Modest benefits cheer industry

Last week's Budget gave the IT sector a series of modest tax and investment incentives, drawing a qualified welcome from the...

Last week's Budget gave the IT sector a series of modest tax and investment incentives, drawing a qualified welcome from the profession.

Budget: Hopes for the industry were raised last week, despite disappointment that the chancellor did not abandon the IR35 tax rules, writes Nick Huber

Tax relief for intellectual property, a possible tax credit for research and development and an extension of tax relief for share options were among a raft of proposals aimed at boosting the IT industry and e-business.

The reforms - an evolution of previous IT-orientated measures - are broadly in line with pre-Budget demands from IT professionals.

However, there was no climbdown on the issue of IR35, the Government's controversial tax regulations, which treat IT contractors as employees for tax purposes, despite the extra costs they incur by operating as limited companies.

The Budget proposed tax relief for intellectual assets including software and other intangible assets. The proposals, subject to a consultation, will use tax relief to encourage software development and high-tech business ventures.

Intangible assets on average account for over 20% of the market capitalisation of UK high-tech companies, according to a study by Taylor Johnson Garrett, a City law firm.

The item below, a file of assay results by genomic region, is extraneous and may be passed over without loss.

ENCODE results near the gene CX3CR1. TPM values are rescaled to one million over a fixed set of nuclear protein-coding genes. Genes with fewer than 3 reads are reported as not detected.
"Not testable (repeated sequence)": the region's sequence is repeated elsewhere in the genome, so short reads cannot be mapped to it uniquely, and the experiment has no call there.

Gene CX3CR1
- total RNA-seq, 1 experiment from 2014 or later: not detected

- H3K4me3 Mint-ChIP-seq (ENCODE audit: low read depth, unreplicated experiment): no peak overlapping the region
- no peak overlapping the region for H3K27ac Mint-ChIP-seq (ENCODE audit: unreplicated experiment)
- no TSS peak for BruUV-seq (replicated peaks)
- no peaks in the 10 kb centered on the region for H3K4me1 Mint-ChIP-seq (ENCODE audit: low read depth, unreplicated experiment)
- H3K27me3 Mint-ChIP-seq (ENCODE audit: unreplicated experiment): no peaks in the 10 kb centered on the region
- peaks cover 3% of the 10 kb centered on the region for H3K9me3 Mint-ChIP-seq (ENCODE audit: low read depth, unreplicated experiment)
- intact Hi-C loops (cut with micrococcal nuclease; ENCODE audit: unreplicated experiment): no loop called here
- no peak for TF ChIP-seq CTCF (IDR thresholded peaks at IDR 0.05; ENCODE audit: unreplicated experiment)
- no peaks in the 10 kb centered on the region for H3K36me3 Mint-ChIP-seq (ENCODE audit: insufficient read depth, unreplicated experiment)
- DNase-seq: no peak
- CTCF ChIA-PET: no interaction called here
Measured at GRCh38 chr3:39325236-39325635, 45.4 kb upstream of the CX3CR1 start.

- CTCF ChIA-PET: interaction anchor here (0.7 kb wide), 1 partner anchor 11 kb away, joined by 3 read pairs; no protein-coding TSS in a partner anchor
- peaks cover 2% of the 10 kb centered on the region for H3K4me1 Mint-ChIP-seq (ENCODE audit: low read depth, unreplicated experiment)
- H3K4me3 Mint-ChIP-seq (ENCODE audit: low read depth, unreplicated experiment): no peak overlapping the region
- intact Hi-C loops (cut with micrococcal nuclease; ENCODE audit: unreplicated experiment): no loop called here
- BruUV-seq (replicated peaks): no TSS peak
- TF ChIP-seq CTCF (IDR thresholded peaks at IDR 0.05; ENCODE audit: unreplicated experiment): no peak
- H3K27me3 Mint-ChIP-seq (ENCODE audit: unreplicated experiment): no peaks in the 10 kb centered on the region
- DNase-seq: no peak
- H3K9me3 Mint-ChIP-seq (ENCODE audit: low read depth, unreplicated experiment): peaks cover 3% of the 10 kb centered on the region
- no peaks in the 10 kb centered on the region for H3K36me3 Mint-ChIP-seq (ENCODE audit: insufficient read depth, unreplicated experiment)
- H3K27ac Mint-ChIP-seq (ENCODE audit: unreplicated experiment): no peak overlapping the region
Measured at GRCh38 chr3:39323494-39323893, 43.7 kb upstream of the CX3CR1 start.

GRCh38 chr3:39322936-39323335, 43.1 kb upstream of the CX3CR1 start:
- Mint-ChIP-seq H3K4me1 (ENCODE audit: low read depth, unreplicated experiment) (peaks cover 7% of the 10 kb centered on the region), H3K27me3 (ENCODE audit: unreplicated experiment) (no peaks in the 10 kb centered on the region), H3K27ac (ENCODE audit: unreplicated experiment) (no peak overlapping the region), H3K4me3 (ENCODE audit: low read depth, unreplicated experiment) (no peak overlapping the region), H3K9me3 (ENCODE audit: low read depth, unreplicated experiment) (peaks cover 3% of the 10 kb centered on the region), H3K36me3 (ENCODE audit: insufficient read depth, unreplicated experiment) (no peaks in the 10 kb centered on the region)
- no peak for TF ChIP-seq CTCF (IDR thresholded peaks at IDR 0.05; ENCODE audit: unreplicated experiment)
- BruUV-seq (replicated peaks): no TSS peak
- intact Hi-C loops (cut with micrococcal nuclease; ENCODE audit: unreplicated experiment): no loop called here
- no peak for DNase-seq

The new rules will make it more tax-efficient for companies to buy and sell high-tech companies whose main asset is their intellectual property, said Tim Conway, policy director for the Computing Services and Software Association (CSSA).

"If someone like Marks & Spencer wants to develop a full-blown dotcom, the tax rates now mean that they are better off financially if they develop an application in-house rather than buying a dotcom," Conway said.

The CSSA, however, is seeking more clarification from the Inland Revenue on the proposed balance sheet reform.

The Budget also aimed to help start-ups recruit and retain employees by extending the tax relief on share options. However, there are still strict limits on the size of schemes that qualify for tax relief (£3m per company) so employees in unapproved schemes will still pay national insurance contributions on share options.

A tax credit for R&D for large firms was also proposed, to complement the existing tax credit for small firms.

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